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Role of the beta 1-integrin cytoplasmic tail in mediating invasin-promoted internalization of Yersinia

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Brakebusch,  C.
Former Research Groups, Max Planck Institute of Biochemistry, Max Planck Society;

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Fässler,  R.
Fässler, Reinhard / Molecular Medicine, Max Planck Institute of Biochemistry, Max Planck Society;

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Gustavsson, A., Armulik, A., Brakebusch, C., Fässler, R., Johansson, S., & Fällman, M. (2002). Role of the beta 1-integrin cytoplasmic tail in mediating invasin-promoted internalization of Yersinia. Journal of Cell Science, 115(13), 2669-2678.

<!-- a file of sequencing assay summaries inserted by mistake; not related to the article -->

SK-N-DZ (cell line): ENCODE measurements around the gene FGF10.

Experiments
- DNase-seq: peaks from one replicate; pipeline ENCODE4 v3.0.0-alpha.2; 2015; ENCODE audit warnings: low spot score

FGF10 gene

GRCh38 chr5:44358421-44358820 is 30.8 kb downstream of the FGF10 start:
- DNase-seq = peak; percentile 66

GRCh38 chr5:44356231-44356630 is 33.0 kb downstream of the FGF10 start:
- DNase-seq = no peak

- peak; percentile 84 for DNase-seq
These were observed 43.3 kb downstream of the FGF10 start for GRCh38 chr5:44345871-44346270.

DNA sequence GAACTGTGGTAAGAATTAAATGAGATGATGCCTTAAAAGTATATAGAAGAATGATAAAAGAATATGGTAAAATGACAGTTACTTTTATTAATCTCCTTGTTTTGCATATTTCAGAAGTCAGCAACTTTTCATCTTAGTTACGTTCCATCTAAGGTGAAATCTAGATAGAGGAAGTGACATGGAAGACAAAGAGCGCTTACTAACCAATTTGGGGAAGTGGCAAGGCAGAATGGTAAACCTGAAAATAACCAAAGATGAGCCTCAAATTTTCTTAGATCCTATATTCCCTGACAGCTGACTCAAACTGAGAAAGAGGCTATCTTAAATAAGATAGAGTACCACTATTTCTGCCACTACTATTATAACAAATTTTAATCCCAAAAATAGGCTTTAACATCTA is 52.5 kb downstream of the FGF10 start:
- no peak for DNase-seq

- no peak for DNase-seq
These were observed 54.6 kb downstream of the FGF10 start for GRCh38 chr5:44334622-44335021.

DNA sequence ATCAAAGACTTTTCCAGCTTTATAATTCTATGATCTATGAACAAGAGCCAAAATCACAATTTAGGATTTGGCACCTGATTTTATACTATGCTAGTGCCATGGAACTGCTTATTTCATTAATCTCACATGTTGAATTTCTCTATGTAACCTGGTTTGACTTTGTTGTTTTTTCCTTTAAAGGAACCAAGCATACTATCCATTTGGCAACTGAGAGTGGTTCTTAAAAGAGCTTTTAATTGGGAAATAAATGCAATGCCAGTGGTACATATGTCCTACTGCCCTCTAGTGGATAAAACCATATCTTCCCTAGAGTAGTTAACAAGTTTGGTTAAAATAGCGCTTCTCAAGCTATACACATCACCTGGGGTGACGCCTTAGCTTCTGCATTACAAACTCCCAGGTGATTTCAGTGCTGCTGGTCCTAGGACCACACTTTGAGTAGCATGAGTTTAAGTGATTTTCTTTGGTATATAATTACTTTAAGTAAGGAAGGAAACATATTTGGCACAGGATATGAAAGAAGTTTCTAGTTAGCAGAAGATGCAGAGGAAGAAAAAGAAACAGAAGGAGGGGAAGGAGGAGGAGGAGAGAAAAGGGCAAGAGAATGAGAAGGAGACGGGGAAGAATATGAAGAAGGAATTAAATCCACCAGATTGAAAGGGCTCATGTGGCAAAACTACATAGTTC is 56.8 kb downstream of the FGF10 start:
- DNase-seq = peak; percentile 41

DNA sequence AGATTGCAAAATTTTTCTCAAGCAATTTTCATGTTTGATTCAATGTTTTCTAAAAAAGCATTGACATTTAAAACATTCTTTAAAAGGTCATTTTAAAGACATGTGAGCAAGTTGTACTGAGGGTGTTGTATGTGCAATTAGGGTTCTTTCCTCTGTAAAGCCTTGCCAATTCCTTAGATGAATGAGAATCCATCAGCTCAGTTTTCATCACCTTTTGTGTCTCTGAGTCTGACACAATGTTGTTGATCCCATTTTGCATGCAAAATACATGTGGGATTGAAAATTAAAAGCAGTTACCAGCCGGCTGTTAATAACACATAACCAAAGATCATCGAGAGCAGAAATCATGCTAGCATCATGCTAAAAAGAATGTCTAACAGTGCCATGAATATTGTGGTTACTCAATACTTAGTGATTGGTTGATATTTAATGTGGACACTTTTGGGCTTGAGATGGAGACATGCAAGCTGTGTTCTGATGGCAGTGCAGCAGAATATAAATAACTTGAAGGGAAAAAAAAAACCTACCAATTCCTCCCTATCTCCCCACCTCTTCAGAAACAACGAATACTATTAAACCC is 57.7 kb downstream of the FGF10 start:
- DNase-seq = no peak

Cite as: http://hdl.handle.net/11858/00-001M-0000-0010-6ED4-3
Abstract
Invasin of Yersinia pseudotuberculosis binds to beta1-integrins on host cells and triggers internalization of the bacterium. To elucidate the mechanism behind the beta1-integrin-mediated internalization of Yersinia, a beta1-integrin-deficient cell line, GD25, transfected with wild-type beta1A, beta1B or different mutants of the beta1A subunit was used. Both beta1A and beta1B bound to invasin-expressing bacteria, but only beta1A was able to mediate internalization of the bacteria. The cytoplasmic region of beta1A, differing from beta1B, contains two NPXY motifs surrounding a double threonine site. Exchanging the tyrosines of the two NPXYs to phenylalanines did not inhibit the uptake, whereas a marked reduction was seen when the first tyrosine (Y783) was exchanged to alanine. A similar reduction was seen when the two nearby threonines (TT788-9) were exchanged with alanines. It was also noted that cells affected in bacterial internalization exhibited reduced spreading capability when seeded onto invasin, suggesting a correlation between the internalization of invasin-expressing bacteria and invasin-induced spreading. Likewise, integrins defective in forming peripheral focal complex structures was unable to mediate uptake of invasin-expressing bacteria.